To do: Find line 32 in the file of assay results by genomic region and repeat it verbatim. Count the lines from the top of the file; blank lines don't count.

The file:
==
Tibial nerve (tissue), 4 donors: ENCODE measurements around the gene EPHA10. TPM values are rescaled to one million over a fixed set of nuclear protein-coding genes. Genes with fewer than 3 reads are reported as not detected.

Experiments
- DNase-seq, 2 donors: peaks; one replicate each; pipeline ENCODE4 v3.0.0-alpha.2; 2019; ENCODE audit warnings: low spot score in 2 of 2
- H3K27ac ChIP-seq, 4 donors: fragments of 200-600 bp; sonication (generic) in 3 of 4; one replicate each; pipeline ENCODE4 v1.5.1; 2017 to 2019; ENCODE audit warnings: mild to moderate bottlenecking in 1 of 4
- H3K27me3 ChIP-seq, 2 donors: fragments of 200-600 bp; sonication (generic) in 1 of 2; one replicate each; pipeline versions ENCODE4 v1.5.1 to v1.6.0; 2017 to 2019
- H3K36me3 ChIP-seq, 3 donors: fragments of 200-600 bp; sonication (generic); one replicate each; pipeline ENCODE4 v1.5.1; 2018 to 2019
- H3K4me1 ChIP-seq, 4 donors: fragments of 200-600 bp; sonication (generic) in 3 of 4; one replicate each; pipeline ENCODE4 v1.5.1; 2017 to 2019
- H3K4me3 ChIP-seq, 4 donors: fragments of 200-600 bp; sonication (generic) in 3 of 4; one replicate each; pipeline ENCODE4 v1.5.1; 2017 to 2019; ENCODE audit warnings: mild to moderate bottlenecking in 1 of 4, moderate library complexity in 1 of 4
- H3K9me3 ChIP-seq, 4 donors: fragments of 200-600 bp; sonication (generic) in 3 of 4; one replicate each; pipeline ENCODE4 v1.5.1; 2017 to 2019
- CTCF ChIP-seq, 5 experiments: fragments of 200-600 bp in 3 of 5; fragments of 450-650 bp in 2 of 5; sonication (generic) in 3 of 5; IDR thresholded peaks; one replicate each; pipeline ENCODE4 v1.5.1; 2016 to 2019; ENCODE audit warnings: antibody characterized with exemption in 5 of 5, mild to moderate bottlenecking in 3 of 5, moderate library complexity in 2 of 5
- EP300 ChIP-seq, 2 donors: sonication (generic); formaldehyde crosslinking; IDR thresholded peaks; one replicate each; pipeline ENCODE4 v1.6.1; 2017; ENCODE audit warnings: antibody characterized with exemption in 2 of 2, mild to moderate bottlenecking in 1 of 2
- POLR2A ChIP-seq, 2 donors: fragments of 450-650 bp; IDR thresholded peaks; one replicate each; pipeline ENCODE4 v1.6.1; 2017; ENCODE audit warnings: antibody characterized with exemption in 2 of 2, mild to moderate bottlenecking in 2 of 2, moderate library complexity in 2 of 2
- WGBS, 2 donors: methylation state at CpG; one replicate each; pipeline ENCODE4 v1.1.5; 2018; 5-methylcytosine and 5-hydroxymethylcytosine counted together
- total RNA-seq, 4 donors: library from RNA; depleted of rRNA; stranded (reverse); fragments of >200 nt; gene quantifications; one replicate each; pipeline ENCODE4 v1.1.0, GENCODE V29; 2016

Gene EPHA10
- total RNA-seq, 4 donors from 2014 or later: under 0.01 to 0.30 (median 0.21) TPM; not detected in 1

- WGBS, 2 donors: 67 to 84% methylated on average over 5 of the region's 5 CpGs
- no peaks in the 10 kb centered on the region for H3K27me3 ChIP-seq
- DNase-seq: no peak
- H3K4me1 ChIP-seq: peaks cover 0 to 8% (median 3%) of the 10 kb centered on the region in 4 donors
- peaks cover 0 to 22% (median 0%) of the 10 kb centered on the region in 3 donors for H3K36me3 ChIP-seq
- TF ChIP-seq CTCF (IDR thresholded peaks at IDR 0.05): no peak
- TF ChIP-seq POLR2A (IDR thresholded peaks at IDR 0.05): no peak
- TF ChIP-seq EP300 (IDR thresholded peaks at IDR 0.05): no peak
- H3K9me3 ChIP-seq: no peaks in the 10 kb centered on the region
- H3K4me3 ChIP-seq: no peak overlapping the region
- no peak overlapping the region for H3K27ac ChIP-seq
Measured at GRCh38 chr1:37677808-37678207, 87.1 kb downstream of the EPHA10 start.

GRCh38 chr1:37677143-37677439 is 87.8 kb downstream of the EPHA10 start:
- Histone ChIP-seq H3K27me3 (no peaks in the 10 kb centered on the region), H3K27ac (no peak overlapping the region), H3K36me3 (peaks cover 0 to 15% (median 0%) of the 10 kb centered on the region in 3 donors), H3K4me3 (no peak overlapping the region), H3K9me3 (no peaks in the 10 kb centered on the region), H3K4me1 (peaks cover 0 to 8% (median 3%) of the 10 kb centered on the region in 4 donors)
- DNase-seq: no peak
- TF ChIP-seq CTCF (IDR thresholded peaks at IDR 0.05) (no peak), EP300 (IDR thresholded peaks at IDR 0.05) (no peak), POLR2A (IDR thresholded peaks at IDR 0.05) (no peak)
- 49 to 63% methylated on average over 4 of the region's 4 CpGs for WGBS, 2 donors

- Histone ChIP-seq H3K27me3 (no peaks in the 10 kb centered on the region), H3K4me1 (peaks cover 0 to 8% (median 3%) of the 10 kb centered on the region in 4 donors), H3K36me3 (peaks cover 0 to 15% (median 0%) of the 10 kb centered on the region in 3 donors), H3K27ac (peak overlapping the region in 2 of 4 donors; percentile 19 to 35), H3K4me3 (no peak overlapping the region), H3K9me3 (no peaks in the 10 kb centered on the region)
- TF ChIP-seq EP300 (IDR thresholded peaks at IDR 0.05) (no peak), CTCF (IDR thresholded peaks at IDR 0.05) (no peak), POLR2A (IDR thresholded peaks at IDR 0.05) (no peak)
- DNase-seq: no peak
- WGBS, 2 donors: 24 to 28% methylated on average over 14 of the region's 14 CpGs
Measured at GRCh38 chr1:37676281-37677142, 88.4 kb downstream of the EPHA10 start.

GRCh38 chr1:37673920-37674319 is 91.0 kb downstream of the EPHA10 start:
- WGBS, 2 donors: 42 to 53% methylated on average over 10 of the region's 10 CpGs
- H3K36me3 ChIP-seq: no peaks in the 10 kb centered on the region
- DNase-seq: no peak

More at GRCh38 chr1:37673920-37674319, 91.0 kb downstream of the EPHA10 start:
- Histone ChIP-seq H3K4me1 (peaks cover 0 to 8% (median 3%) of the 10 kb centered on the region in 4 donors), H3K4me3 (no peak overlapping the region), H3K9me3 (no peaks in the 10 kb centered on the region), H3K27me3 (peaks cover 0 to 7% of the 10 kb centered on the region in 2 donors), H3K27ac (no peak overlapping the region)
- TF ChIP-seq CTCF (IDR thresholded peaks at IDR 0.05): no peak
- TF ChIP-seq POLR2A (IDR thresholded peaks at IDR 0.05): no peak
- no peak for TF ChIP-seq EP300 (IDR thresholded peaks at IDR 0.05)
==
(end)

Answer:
- TF ChIP-seq CTCF (IDR thresholded peaks at IDR 0.05) (no peak), EP300 (IDR thresholded peaks at IDR 0.05) (no peak), POLR2A (IDR thresholded peaks at IDR 0.05) (no peak)